Once more unto the breach, dear friends, once more;
…when the blast of war blows in our ears,
Then imitate the action of the tiger;
Stiffen the sinews, summon up the blood,
Disguise fair nature with hard-favour'd rage;
….The game's afoot:
— Henry V/Wm. Shakespeare
I don’t doubt the nation’s transition to a clean energy economy will continue after The D is inaugurated in January. Economics, a rapidly growing number of companies owning responsibility for their carbon emissions and ordinary people acting on behalf of future generations underpin the trend towards environmental sustainability.
How far and fast the transition will occur is in part dependent on the actions of the federal government. Sustainability is a family affair requiring the collaboration of many public and private sector actors. Its achievement is the consequence of shared responsibilities.
One may argue the finer points of today’s federal clean energy and environmental policies and programs. What cannot be convincingly argued, however, is the pivotal importance of federal participation in establishing uniform environmental standards and a reasonably level commercial playing field.
I have been in the business of renewable energy for a very long time; and, in that time, I have never been so apprehensive about the future of federal clean energy and environmental policies and programs. Under usual circumstances I would view a change of administrations as simply part of the natural ebb and flow of politics—confident that interruptions of the political space/time continuum will, with a bit of patience, re-establish a workable, if not working, equilibrium.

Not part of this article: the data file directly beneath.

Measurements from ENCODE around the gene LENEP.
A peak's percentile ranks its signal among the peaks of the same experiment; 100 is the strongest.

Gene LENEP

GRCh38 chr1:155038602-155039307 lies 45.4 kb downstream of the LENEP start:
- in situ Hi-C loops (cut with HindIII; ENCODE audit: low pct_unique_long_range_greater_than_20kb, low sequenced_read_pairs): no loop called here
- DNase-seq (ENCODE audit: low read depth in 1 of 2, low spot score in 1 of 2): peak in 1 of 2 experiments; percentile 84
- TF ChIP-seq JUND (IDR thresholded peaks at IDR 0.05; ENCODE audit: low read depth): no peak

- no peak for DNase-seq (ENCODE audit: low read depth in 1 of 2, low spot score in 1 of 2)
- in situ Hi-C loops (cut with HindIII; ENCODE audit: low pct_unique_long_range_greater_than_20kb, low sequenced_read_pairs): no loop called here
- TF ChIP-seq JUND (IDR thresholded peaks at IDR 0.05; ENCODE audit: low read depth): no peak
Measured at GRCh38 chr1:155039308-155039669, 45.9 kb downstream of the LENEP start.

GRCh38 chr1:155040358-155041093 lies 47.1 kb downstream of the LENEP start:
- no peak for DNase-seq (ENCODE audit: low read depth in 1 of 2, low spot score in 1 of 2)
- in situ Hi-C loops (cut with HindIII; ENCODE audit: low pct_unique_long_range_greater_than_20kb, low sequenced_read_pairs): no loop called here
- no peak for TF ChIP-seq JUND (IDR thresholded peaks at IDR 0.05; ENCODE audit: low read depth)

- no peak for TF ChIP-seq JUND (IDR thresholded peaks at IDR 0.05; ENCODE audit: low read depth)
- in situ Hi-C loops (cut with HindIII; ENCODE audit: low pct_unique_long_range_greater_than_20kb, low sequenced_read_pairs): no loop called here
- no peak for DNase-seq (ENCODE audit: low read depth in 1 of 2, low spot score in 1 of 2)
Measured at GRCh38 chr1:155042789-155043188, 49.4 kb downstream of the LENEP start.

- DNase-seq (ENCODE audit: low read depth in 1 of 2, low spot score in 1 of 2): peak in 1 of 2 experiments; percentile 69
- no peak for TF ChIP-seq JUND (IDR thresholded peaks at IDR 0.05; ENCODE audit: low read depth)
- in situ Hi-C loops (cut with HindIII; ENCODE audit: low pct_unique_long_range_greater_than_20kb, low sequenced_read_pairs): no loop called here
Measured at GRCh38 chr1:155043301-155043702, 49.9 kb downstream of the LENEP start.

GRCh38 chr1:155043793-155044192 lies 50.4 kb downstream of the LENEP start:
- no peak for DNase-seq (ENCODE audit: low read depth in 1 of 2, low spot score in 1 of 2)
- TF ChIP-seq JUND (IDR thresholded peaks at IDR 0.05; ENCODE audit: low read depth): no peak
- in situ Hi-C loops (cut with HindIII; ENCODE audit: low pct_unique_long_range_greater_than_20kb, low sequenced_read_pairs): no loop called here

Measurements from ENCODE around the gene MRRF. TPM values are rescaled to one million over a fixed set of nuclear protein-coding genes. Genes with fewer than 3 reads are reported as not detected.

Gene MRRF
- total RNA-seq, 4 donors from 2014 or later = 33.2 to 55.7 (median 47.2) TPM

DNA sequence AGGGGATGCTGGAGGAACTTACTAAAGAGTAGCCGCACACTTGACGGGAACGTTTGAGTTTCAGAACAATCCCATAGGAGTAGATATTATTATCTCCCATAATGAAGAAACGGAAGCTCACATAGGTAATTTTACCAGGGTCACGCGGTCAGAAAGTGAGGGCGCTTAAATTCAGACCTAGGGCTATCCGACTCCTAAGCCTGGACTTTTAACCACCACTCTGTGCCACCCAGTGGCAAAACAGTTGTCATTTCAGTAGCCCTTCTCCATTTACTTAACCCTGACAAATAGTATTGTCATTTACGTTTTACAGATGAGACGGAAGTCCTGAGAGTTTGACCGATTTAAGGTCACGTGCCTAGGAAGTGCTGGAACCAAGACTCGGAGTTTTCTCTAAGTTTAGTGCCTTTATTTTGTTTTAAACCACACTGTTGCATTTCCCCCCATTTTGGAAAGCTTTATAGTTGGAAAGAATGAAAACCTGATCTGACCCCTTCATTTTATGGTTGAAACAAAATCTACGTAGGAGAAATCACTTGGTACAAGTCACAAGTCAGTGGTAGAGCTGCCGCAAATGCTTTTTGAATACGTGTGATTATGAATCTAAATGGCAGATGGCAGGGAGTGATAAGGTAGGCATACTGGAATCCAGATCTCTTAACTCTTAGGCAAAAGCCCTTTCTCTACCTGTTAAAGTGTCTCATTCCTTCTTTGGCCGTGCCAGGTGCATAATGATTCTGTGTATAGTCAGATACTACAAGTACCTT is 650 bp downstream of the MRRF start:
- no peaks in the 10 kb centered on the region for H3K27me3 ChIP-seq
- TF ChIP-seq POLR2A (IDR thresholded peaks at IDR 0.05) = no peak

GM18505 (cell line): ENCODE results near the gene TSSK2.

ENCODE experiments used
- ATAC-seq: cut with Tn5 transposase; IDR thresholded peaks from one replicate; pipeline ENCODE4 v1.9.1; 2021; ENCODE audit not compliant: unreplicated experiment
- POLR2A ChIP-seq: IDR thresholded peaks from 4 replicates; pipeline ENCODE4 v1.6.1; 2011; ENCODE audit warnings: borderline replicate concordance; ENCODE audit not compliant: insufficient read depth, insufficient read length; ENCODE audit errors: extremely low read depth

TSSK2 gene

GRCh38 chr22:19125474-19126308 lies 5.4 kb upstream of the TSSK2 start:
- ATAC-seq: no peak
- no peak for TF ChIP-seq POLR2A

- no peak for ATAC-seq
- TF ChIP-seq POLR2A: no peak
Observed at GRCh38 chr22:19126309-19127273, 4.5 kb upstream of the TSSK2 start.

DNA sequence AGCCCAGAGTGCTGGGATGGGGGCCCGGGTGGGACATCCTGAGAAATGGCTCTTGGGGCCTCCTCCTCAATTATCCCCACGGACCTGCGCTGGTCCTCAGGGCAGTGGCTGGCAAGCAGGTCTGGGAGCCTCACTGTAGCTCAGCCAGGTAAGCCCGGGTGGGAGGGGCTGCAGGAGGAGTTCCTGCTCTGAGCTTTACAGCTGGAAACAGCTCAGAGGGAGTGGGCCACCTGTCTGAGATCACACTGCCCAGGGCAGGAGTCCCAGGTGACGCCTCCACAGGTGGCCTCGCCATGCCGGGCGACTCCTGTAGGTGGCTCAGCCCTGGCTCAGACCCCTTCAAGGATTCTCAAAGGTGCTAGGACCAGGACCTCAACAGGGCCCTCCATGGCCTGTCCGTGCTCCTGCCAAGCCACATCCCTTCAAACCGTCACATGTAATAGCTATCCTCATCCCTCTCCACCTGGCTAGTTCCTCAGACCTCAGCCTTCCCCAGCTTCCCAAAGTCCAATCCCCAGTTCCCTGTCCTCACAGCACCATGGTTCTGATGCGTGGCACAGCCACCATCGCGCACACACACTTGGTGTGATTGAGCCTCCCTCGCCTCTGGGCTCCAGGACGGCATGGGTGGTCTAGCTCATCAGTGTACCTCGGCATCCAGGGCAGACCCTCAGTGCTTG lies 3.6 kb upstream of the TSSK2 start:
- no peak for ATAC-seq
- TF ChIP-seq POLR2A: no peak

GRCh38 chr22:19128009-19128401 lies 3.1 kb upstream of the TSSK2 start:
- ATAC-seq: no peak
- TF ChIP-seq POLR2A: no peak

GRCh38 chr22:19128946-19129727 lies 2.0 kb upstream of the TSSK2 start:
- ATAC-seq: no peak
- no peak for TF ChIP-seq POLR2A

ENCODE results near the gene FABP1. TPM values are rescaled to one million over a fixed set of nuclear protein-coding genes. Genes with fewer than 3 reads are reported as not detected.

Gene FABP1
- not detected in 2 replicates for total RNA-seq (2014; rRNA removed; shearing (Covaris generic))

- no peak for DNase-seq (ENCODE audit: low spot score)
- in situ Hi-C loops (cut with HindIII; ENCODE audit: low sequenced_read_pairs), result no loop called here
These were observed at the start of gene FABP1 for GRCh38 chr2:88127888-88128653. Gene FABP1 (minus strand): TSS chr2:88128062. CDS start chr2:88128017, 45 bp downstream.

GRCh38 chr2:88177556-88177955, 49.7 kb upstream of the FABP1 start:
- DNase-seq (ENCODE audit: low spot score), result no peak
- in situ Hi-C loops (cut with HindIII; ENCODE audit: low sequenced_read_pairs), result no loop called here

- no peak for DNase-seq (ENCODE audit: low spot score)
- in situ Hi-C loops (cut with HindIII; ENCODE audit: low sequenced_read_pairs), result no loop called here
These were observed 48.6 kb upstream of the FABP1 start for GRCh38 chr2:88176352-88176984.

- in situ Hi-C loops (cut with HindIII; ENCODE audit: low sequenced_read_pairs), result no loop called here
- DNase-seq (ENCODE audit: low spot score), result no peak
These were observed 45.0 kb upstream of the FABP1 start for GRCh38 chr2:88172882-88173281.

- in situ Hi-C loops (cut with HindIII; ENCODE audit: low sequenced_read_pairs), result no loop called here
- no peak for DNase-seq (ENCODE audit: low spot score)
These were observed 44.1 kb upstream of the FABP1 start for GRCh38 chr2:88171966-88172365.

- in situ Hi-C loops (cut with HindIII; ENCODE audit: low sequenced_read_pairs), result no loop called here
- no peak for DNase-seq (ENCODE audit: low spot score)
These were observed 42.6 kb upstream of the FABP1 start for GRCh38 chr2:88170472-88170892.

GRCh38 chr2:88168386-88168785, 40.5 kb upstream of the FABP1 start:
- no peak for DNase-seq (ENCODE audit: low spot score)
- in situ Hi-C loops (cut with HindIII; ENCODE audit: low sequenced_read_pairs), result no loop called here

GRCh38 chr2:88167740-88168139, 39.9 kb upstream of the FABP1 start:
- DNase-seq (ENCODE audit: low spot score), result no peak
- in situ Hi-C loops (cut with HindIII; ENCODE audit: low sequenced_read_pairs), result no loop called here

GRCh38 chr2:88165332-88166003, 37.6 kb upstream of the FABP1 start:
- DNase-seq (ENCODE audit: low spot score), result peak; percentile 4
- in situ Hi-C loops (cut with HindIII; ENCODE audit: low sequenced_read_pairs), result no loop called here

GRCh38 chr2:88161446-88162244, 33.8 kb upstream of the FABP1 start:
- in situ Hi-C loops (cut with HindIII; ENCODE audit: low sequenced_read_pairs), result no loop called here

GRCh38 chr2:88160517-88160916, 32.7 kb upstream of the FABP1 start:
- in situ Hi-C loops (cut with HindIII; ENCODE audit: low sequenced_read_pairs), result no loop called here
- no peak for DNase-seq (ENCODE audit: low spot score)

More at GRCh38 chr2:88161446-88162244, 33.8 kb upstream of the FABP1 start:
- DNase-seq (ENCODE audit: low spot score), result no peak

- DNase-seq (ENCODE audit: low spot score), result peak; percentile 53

Today’s circumstances are hardly usual. The contentiousness, frustration, enmity, quarter-truths, total lies and recriminations of the 2016 elections, appear certain to be carried forward in the formation and operation of the new administration.
Many skirmishes between climate deniers and defenders will be fought before a new national clean energy and environmental agenda emerges. The battle lines are just now forming.
Divination of successful advocacy strategies by the clean energy and environmental communities requires a reasonable understanding of what actions the Trumpeters are likely to attempt. The following is my guesstimate of what they will endeavor to do within the first year of office.
I will be following-up this discussion with my evaluation of available counter-measures that may be taken to preserve a meaningful federal role in the transition to a clean energy economy and a sustainable environment.
Trumpian targets of action and reaction:
Actions consistently promised or implied by The Donald and his doyens include:
In addition to the above list of actions and reactions looms the persistent threat of a presidential veto of any policy, program or action introduced into the Congress considered contrary to Administration priorities of promoting fossil fuels or intended to combat global warming.
In fairness to the in-coming Administration, not all federal incentives, policies and programs will be laid upon the block. Tax credits benefitting wind and solar will likely remain in place and permitted to phase out in accordance with existing law. It is also possible: Governor Perry will continue to support wind as the Secretary of Energy; and, Mr. Tillerson will encourage The D to follow in the footsteps of Exxon and recognize that anthropogenic climate change is real. The exact nature of any possible support is total speculation.
Will History Repeat?
This is the second time in this still young century that environmental regulation and renewable energy have been targeted by a hostile administration. The first full frontal assault on federal clean energy/environmental policies, programs and regulations occurred during the term of G.W. Bush.